Q: So how does a lad from Clare get to become an international skier?

A: I live and train in Austria. My coach of the last three years, Hans Frick, worked with Austria’s World Cup team for years. He’s been the director of the Moldovan ski federation for the last 10 years. He trains myself, a Moldovan athlete, a Japanese skier and another from Ukraine, we’re like a league of nations! We share a house in a village called Flattach and train together. Our goal is to race fulltime on the World Cup circuit and have some non-traditional countries competing in it, to make it interesting for everyone.

Q: Bet you have a glamorous life?

A: Not really. I spend 10-11 months a year training, it’s pretty much non-stop. The racing season starts in November and ends in April when we go home for 7-8 weeks and then we start all over again. We can train on the glacier here throughout the summer months and it’s usually six hours a-day, three hours on the mountain in the mornings and three hours of dry-land each evening.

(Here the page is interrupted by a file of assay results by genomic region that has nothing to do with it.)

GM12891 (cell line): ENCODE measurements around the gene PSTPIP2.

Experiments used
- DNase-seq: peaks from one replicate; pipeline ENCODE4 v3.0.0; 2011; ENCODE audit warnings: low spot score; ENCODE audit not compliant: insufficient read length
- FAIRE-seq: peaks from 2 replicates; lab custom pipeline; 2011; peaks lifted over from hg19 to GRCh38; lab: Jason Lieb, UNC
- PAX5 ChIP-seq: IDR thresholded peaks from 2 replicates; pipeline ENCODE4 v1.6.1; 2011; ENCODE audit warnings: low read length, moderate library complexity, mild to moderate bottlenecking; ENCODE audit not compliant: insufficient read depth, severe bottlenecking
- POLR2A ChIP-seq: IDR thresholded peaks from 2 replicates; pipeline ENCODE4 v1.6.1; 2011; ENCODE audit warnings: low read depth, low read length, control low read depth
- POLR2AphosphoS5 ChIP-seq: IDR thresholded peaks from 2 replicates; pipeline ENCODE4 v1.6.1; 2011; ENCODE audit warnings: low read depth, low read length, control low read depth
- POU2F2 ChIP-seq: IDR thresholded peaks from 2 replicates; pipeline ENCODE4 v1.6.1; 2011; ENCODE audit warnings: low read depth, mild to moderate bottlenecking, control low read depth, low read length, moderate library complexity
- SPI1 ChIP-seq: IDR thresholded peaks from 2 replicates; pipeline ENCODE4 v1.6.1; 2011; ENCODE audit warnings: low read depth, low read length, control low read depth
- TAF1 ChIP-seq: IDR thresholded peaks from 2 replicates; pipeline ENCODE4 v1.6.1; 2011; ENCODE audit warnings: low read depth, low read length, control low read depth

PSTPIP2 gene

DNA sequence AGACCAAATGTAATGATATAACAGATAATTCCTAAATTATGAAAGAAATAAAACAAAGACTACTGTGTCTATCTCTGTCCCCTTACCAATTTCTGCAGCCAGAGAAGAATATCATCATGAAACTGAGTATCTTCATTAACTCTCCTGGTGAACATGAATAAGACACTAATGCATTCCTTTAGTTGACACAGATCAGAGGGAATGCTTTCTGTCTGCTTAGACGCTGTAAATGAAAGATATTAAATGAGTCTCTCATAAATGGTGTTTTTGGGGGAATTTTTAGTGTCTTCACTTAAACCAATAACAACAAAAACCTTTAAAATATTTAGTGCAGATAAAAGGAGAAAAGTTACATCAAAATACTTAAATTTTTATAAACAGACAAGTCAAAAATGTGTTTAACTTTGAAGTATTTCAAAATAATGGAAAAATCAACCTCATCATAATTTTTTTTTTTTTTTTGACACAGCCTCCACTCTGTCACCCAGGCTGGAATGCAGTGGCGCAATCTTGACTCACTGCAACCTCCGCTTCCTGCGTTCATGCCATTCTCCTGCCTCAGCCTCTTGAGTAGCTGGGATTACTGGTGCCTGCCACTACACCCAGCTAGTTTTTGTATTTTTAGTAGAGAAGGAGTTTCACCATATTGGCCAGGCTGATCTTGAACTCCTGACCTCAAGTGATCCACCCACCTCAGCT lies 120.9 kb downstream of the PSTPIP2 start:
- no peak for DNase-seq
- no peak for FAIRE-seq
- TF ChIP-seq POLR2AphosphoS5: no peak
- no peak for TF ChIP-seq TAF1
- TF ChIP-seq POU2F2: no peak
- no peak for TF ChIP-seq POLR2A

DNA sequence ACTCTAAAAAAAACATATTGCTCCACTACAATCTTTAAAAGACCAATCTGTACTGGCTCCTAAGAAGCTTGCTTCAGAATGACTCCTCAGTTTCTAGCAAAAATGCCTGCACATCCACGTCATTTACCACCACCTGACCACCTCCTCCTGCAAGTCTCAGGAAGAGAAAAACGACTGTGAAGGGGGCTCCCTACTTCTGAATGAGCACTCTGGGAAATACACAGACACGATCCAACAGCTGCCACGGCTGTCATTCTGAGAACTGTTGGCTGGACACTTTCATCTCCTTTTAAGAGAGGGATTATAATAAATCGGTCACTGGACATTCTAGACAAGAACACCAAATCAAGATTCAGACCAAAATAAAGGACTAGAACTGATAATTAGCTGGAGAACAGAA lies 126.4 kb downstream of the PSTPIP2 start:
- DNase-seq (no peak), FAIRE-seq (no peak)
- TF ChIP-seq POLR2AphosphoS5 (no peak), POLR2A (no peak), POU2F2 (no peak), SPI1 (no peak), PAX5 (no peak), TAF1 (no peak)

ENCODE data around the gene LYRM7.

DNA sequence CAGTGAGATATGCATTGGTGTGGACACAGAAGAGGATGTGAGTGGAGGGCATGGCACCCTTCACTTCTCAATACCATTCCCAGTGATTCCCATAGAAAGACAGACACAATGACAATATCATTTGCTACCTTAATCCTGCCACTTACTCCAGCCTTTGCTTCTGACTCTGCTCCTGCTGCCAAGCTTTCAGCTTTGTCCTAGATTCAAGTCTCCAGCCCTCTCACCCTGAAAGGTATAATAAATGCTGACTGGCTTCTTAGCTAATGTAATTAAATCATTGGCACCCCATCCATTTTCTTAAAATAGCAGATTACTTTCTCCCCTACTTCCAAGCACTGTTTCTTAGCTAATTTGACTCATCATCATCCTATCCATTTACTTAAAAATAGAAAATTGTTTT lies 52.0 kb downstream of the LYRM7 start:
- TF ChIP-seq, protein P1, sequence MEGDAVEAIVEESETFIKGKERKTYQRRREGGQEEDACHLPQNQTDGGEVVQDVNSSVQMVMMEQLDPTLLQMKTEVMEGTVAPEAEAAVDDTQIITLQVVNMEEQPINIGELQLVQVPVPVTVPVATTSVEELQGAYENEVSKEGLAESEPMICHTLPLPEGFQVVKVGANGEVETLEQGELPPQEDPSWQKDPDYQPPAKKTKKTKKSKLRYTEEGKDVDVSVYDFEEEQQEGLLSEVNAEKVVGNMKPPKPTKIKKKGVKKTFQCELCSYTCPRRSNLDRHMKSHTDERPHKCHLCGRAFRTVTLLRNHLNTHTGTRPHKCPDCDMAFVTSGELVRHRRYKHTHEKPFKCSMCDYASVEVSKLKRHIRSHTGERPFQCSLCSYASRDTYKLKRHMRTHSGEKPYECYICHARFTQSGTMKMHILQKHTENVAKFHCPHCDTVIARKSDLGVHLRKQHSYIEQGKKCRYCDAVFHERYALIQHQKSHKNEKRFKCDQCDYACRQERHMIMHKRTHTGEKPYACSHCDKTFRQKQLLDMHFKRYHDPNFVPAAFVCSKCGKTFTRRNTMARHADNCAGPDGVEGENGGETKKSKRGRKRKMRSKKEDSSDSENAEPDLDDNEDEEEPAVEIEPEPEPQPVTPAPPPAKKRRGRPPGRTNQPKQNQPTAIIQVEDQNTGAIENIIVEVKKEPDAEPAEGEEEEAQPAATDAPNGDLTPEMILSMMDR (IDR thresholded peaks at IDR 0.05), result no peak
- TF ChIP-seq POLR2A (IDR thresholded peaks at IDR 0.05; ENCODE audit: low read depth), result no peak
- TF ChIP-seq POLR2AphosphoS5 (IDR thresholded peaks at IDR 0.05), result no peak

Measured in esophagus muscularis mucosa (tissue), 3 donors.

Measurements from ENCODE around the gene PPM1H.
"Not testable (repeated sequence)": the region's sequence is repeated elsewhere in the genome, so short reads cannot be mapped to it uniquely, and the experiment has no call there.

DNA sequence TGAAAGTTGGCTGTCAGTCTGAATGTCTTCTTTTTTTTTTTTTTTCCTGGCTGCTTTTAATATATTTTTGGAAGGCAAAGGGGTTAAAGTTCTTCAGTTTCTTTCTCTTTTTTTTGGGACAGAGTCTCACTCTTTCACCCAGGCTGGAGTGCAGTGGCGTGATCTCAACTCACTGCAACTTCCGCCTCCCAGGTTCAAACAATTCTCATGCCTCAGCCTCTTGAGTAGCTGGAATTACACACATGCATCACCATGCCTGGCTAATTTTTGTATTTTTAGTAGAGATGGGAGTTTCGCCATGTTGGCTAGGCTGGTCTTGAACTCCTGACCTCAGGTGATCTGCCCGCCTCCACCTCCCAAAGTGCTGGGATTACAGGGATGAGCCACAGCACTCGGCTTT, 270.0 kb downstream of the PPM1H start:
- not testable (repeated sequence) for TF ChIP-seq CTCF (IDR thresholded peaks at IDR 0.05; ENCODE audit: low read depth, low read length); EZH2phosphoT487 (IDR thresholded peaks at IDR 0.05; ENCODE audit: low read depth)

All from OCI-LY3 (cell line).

Q: What level are you competing at?

A: At the moment I’m skiing in FIS races and on the European Cup circuit and I was on course to compete in World Cup races for the first time this year. The European Cup is like the ‘championship’ in soccer and the World Cup is our ‘premier league’. To race in World Cups you need to keep your FIS points under 80. Before my crash in December, I had 52 in downhill and 59 in Super-G, so had qualified. Two years ago I was outside the world’s top 1000 in downhill. A year later I was in the 400ths and by the end of last season I was ranked 288th so that was solid progress.

Q: How bad was the crash?